Tennis Ruling a False Start


In the Tennis Channel’s Section
616 “program carriage” complaint, an
administrative law judge ruled it was
unfair discrimination when Comcast
said no to the Tennis Channel’s request
— made during an existing contract
term — to be included in the same
programming tier as the Comcast-affiliated Golf Channel and Versus (now
NBC Sports Network). The administrative
law judge ordered Comcast to carry
the Tennis Channel on terms similar to
those channels.

The ALJ’s Tennis Channel
ruling raises serious
First Amendment problems.
Hopefully, the full Federal
Communications Commission
will take First Amendment principles
seriously and reverse the ALJ’s
ruling on appeal.

Section 616 prevents multichannel
video programming distributors
from preferring affiliated video
programming over non-affiliated
programming if it “unreasonably
restrain[s] the ability of an unaffiliated
video programming vendor to
compete fairly.” Whatever the FCC’s
obligations under Section 616, its
actions must still be consistent with
the First Amendment. This includes
the Constitution’s general prohibition
of government censorship of
speech based on content.

The ALJ’s Tennis Channel ruling
is especially problematic because it
is unmistakably content-based. The
ALJ analyzed and compared the respective
programming of the Tennis
Channel with the Golf Channel
and Versus. This included the extent
of overlap between the respective
channels in terms of programming
genres, target audiences, advertisers,
and ratings. Deeming the Tennis
Channel “similarly situated,” the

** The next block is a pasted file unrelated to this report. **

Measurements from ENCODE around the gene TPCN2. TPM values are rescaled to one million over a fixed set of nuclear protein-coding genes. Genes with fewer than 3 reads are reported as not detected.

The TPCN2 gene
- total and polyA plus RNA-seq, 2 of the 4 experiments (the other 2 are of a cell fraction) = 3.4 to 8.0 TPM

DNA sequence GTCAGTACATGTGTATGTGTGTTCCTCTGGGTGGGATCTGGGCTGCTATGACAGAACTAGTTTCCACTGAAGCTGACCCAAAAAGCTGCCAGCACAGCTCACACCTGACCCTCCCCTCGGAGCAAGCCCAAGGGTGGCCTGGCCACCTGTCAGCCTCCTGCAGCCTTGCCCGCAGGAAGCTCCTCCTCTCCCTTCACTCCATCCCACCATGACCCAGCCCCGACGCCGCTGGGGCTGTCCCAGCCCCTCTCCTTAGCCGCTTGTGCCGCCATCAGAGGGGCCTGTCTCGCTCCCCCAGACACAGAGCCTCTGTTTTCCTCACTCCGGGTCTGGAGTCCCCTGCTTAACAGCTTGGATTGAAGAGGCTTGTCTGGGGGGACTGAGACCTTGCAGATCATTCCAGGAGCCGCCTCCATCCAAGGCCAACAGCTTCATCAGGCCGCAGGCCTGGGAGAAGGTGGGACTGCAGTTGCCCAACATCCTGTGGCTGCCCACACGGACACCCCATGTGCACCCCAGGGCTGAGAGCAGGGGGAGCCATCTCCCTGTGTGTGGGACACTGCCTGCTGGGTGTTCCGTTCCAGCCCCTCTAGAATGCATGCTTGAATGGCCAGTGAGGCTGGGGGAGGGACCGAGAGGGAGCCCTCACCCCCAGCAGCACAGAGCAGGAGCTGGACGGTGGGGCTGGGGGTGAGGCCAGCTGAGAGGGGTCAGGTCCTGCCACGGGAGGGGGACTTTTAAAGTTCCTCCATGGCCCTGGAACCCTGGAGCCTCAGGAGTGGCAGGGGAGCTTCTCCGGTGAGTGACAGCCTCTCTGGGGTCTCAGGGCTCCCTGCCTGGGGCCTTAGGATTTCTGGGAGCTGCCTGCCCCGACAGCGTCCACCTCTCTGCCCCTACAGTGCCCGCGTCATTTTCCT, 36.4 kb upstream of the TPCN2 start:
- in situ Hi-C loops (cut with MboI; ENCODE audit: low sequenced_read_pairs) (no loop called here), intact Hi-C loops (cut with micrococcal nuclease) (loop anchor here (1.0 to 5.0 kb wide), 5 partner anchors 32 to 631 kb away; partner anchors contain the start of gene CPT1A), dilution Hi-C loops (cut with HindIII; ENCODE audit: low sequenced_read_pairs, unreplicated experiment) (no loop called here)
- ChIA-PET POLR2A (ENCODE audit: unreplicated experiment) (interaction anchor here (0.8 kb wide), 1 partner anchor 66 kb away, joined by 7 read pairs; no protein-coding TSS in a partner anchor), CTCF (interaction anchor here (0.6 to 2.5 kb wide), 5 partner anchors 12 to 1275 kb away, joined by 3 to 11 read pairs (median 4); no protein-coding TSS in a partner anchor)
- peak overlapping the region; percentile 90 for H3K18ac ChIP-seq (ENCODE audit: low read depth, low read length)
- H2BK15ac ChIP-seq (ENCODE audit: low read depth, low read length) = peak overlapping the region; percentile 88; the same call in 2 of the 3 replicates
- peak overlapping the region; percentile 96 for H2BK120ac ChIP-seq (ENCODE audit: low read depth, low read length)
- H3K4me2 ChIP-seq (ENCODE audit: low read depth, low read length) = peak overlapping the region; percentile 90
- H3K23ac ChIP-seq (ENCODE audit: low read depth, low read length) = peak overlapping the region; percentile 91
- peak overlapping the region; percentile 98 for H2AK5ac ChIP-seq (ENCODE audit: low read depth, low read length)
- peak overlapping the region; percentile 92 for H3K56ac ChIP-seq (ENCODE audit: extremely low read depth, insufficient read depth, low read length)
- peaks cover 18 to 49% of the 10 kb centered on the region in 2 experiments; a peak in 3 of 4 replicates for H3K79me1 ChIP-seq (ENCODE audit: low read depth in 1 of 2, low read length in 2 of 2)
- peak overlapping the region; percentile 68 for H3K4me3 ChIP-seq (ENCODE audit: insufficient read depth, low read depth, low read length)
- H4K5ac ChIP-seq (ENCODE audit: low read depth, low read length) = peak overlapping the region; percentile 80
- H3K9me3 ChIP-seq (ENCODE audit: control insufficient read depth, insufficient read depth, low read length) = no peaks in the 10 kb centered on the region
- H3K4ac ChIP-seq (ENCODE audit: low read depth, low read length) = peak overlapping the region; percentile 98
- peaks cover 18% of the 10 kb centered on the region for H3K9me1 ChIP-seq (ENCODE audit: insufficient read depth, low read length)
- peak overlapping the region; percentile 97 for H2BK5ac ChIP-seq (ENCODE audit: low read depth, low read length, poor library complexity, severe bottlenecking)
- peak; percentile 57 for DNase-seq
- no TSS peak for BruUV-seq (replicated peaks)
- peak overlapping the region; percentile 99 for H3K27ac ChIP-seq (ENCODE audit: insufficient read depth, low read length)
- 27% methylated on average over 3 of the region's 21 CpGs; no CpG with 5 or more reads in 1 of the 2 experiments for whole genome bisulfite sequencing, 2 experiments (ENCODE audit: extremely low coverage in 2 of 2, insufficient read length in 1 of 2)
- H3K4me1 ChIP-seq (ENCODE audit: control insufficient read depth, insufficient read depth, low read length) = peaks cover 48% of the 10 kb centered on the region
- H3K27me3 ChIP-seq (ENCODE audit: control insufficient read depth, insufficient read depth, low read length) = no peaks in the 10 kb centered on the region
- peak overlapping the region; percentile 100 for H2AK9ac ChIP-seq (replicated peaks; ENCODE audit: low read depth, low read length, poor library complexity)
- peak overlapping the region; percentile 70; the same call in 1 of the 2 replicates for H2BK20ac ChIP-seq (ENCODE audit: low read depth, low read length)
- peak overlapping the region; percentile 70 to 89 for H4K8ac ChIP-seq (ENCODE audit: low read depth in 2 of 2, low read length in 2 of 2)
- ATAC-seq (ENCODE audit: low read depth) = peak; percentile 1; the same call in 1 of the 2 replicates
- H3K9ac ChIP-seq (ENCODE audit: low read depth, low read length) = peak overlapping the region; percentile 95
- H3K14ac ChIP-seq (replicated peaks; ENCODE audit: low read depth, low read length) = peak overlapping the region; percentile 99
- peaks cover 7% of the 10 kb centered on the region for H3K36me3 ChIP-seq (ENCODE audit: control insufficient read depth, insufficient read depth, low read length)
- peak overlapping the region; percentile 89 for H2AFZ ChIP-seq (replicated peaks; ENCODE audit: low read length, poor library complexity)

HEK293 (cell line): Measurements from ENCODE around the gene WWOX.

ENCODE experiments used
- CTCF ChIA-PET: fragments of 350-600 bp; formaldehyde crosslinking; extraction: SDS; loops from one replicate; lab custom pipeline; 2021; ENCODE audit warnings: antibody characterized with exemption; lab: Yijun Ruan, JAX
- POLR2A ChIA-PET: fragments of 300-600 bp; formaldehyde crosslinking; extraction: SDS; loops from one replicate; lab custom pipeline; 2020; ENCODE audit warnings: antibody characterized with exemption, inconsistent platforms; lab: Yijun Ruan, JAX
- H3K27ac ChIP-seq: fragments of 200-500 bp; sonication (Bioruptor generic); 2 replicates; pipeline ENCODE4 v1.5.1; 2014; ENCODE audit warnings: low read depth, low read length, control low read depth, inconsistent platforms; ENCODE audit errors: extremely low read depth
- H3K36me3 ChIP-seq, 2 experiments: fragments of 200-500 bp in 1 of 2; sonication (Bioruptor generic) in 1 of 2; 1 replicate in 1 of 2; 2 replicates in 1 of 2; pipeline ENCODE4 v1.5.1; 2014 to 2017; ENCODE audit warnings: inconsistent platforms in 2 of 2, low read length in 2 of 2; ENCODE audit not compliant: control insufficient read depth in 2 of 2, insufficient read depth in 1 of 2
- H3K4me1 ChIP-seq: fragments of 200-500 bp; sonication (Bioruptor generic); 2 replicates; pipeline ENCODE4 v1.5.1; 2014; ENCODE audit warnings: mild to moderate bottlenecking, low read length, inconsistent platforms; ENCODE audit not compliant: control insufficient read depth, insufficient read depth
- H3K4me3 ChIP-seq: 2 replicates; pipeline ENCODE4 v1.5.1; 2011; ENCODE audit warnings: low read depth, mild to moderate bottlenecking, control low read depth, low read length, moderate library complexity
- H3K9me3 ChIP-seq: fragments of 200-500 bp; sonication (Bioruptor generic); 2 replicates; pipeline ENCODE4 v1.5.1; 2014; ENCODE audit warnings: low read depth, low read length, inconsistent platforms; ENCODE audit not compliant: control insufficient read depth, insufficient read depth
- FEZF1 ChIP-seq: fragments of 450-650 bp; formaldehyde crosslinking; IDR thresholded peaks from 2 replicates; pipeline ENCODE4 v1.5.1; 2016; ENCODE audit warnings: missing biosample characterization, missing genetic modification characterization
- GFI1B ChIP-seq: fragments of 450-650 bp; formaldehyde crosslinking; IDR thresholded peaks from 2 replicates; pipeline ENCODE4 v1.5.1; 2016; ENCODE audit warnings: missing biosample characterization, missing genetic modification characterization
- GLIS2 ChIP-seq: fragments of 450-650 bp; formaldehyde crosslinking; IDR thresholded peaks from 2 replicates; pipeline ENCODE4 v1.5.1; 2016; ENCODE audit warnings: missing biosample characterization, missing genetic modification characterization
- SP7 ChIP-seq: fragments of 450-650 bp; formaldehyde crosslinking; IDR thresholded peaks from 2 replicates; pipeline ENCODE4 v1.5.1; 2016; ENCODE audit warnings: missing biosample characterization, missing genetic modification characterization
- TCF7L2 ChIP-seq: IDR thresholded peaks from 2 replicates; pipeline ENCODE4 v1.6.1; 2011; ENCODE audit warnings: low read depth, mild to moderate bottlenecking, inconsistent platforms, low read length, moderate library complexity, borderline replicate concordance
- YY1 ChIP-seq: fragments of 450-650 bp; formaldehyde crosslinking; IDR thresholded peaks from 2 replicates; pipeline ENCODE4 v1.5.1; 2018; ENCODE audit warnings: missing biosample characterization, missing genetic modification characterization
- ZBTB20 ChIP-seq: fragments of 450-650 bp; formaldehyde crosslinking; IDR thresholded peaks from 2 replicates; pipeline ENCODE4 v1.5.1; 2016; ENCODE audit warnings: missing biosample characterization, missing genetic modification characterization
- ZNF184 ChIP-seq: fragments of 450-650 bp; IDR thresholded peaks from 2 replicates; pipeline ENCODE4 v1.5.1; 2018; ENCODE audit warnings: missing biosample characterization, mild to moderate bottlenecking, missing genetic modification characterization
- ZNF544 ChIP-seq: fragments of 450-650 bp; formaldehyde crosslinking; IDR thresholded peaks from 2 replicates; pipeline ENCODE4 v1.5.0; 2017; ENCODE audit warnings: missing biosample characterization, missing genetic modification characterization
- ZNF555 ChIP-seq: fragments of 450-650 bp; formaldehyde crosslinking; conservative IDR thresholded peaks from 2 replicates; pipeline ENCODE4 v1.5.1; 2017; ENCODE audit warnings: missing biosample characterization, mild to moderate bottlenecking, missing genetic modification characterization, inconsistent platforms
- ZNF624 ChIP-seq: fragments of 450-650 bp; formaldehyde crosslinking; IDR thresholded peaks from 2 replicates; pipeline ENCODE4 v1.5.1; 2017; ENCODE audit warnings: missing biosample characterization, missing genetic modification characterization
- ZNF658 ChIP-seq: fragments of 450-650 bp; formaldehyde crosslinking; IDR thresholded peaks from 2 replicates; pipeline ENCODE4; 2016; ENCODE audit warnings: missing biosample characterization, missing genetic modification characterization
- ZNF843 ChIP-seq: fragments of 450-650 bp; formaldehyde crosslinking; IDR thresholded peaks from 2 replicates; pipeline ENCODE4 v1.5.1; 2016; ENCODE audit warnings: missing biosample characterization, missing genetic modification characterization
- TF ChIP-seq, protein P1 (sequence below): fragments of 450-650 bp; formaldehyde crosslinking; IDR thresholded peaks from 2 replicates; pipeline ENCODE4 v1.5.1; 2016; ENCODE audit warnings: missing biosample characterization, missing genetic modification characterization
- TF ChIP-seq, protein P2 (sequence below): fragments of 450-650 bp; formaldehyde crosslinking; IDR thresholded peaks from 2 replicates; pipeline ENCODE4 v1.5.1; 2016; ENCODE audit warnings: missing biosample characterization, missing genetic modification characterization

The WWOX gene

ALJ concluded unfair discrimination
against Tennis Channel resulted
from certain business and editorial
decisions made by Comcast, such as
channel and tier placement.

As a remedy, the ALJ’s ruling “requires
Comcast to carry Tennis Channel
at the same level of distribution that
it carries the Golf Channel and Versus.
Comcast Cable otherwise has full
discretion in determining the level it
chooses to carry the three channels.” It
also requires Comcast “to provide Tennis
Channel with equitable treatment
(vis-à-vis the Golf Channel and Versus)
as to channel placement.”

In so doing, the ALJ
tried to brush aside concerns
about rights of editorial
discretion. The ALJ
asserted Comcast could
still choose not to carry
any of those three channels — but if
it did choose to carry either of its affiliated channels then it would have
to carry the Tennis Channel on similar
terms. This attempted workaround
won’t work at all if First Amendment
requirements are taken seriously.

The conditional nature of the ALJ
order’s remedy also undermines any
claim that restrictions on Comcast’s
editorial discretion are justified by its
promotion of diversity and competition
in the video programming market.
How could the ALJ’s order be said
to promote programming diversity if
Comcast drops the Tennis Channel
along with its affiliated channels?

Lastly, it’s worth considering that
the entire program-carriage regulatory
framework stands on shaky
ground: 1990s analog-era cable regulations
were upheld from First
Amendment challenge on the basis
of a perceived local cable “bottleneck.”
But the days when cable
providers enjoyed a 90% market
share are long gone.

If the commissioners take free
speech protections seriously, they
should reverse the ALJ’s ruling.

Seth L. Cooper is a research fellow at
the Free State Foundation.